I was filled with excitement for our first official port arrival in St. Petersburg mostly because I am 25% Russian and had made a goal to visit the country at some point in my life. My Russian roots come from my maternal grandfather, who unfortunately passed away before I was born. Therefore, I grew up not knowing much about Russian culture and traditions even though it is part of my heritage. It felt like the perfect place to begin the voyage: wandering around the homeland of several of my ancestors.
However, feeling a connection to this country didn’t make me feel any more prepared for the visit. I knew that there would be a language barrier since the Russian language isn’t even remotely close to English, especially since Russian uses the Cyrillic alphabet. We were also heavily warned during our pre-port presentations that Russia was NOT the place to mess around and were told to be exceedingly cautious. This made us a little nervous but after we spent some time in the city, we realized that they were really just preparing us for the worst.
In the four days that we were given in St. Petersburg, we only took the metro once! We preferred the cheaper and healthier alternative of traveling by foot. Even though it took longer to walk, we were still able to visit all the places that we wanted to see including: the Hermitage, St. Isaac’s Cathedral, the Church of the Savior on Spilled Blood, Nevsky Prospekt, the Galleria Mall, and the Vodka Museum. However, one of my favorite experiences was an SAS field program that my friends and I attended. We spent an evening walking through the Erarta Museum after hours. Guided by flashlights and the sound of our tour guide’s voice, we walked through each floor of the museum occasionally stopping to hear interesting descriptions of and stories about the most significant modern art pieces. I was pleasantly surprised by the deeper meanings for each of the pieces and by how much I genuinely enjoyed the event. I was so happy that we decided to go with the SAS group because the museum would not have been the same if we had simply gone during their daily hours of operation.
However, our travels in Russia would not have been complete if we had not observed the many cultural differences between their lifestyle and ours in the US. One example would be their overwhelming military presence. I do not think there was a single occasion when we were exploring the streets of St. Petersburg and did not see some sort of man in uniform at post on a corner, sitting in the park, or standing by a parked military vehicle. These men were rather intimidating as they watched all the groups of people walk by, so we were thankful that we did not witness them in action. Another cultural difference was in the Russian people’s behavior and dress. Most of the Russians that we saw were very well dressed. Women were quite fashionable and almost always sported a pair of high heels, while many men wore suits. It didn’t seem like a casual outfit existed in their wardrobes. However, one of the major differences in their behavior was the fact that no one smiled. My friends and I had a conversation with a local who explained to us that according to their culture, it is considered “silly” and “ridiculous” to smile as often as we do in the US. He even told us that in some cases, smiling at another person can be taken as flirtation, so we really had to watch ourselves and make sure that we weren’t giving out the wrong signal to locals.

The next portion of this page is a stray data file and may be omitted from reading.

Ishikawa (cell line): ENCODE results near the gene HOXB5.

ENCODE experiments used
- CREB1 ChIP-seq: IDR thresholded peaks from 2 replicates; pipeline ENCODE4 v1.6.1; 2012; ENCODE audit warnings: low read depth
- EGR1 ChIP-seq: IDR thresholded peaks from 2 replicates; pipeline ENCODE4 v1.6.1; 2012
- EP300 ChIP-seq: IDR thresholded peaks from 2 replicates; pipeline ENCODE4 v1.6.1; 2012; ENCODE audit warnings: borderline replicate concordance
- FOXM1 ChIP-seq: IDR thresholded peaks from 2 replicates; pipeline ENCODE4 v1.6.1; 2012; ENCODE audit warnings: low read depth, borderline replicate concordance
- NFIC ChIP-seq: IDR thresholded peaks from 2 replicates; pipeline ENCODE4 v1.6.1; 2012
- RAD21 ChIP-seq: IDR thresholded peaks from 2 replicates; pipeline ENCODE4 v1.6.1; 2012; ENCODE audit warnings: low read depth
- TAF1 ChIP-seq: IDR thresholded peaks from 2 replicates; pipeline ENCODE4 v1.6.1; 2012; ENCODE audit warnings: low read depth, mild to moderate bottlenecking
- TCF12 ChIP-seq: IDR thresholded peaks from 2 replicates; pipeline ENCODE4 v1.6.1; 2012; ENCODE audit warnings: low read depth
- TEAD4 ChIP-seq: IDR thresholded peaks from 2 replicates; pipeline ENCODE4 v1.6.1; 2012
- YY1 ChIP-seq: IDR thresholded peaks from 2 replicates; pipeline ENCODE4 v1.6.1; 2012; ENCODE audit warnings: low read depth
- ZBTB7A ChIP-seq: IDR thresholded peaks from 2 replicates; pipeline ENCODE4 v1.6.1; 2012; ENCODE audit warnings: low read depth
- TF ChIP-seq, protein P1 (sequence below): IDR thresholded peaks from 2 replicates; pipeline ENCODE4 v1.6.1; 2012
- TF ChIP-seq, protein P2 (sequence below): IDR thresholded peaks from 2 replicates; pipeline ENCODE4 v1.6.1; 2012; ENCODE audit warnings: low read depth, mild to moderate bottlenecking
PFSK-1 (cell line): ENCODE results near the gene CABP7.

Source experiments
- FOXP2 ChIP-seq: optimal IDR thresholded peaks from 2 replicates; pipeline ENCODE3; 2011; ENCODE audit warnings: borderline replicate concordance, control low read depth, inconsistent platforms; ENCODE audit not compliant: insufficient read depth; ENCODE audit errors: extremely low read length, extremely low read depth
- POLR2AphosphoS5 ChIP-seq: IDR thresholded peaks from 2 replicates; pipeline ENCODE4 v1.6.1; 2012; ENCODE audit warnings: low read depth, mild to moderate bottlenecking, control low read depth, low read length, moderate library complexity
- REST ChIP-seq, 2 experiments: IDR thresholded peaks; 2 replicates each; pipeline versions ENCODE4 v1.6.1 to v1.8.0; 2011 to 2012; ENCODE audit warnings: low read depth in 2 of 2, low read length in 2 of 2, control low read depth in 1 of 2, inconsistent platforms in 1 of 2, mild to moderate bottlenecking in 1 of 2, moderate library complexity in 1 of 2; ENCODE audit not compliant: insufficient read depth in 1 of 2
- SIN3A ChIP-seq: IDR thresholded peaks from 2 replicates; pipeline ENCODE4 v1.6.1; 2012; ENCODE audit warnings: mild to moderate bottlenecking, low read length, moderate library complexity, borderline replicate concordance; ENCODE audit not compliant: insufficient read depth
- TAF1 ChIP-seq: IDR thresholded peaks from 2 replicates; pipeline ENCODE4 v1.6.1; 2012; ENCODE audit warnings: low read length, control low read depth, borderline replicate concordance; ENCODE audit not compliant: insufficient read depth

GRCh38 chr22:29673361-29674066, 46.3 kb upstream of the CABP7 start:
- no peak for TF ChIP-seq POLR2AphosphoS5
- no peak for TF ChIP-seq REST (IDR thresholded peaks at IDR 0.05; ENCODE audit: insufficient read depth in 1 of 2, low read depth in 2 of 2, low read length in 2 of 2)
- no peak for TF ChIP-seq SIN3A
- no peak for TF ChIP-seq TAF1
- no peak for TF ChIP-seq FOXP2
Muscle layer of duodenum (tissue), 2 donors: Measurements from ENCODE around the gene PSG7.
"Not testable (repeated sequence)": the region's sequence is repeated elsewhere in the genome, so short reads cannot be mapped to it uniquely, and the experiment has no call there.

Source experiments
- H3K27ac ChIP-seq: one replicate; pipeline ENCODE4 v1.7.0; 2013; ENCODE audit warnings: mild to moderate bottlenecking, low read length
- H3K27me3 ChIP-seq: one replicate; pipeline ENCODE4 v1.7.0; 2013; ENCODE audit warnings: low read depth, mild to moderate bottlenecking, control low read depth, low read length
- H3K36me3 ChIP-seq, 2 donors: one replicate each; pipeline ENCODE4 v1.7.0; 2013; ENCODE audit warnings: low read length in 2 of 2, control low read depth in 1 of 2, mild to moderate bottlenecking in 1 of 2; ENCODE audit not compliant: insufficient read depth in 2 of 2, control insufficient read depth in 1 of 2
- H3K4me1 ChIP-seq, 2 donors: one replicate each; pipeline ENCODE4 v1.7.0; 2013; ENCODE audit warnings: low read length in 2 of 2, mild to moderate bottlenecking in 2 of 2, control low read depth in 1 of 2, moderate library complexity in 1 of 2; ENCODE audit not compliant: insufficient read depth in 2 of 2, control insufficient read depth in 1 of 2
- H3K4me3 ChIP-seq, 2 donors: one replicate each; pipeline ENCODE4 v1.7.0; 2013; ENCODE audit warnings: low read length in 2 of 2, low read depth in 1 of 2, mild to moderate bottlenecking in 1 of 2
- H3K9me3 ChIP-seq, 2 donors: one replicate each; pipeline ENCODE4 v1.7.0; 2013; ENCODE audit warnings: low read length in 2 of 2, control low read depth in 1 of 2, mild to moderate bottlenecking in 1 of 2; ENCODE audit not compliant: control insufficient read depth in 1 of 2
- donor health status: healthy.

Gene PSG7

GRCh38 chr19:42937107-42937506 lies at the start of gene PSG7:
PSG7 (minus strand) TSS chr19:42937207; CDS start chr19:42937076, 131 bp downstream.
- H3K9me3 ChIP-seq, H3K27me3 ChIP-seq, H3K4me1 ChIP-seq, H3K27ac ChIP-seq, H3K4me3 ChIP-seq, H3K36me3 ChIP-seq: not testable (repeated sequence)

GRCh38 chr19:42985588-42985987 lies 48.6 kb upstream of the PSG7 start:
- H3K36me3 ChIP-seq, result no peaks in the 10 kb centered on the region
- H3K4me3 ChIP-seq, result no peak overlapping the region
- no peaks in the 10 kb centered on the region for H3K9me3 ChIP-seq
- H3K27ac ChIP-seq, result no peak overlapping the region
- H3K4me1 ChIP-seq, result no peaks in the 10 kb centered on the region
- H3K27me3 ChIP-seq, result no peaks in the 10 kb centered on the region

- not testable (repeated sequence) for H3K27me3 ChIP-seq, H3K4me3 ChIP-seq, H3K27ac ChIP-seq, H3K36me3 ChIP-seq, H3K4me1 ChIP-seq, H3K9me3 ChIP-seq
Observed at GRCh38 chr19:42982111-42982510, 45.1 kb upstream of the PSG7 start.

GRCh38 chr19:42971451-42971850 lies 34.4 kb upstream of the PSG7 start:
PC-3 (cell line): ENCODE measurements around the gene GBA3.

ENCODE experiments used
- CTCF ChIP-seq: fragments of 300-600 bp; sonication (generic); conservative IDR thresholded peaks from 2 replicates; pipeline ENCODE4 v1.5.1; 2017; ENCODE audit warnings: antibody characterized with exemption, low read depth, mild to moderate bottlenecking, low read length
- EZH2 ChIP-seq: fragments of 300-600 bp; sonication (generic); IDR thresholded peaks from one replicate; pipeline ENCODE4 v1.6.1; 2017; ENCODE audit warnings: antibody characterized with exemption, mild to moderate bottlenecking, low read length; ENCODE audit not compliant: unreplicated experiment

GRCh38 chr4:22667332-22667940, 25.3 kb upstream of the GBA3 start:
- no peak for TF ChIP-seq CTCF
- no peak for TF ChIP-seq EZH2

In addition to that conversation, we conversed with a few other locals during our time in Russia. One night when ordering drinks at a bar, we were asked by two women where we were from. We were not at all expecting their reaction when we responded with “New York.” They began squealing with excitement, attracting the attention of everyone in the bar as they exclaimed “It is our DREAM to go to New York!” It was fascinating to see how highly they regarded Manhattan, which is somewhere I visit at least once a month while at school. Another conversation occurred when we met a father and his baby while we stopped for a bathroom break in McDonalds. After speaking with him for a while, the father recommended a local bar for us to go to called “The Wild Duck.” We followed his suggestion and walked to the local bar, but were not at all prepared for what we would see there. We walked in and headed towards the back of the bar to find a table where our group could all sit together. But once we turned the corner, we immediately stopped short…there was a REAL LIVE DUCK waddling towards us right there on the bar floor! It was so unexpected that we could not stop laughing about it for the rest of the night. Finally, as we were leaving The Wild Duck, we were confused when a man yelled to us “good luck” in passing. Afraid that he was trying to tell us that the streets were unsafe at night, we asked him why he was wishing us luck on our way home. He explained that that is a common phrase said in farewell and told us that the proper response would be “not at all!”
To say the least, Russia was a learning experience for us. This first port definitely set the tone for the voyage: to be open to others’ cultures and to be aware that there is always something new to discover.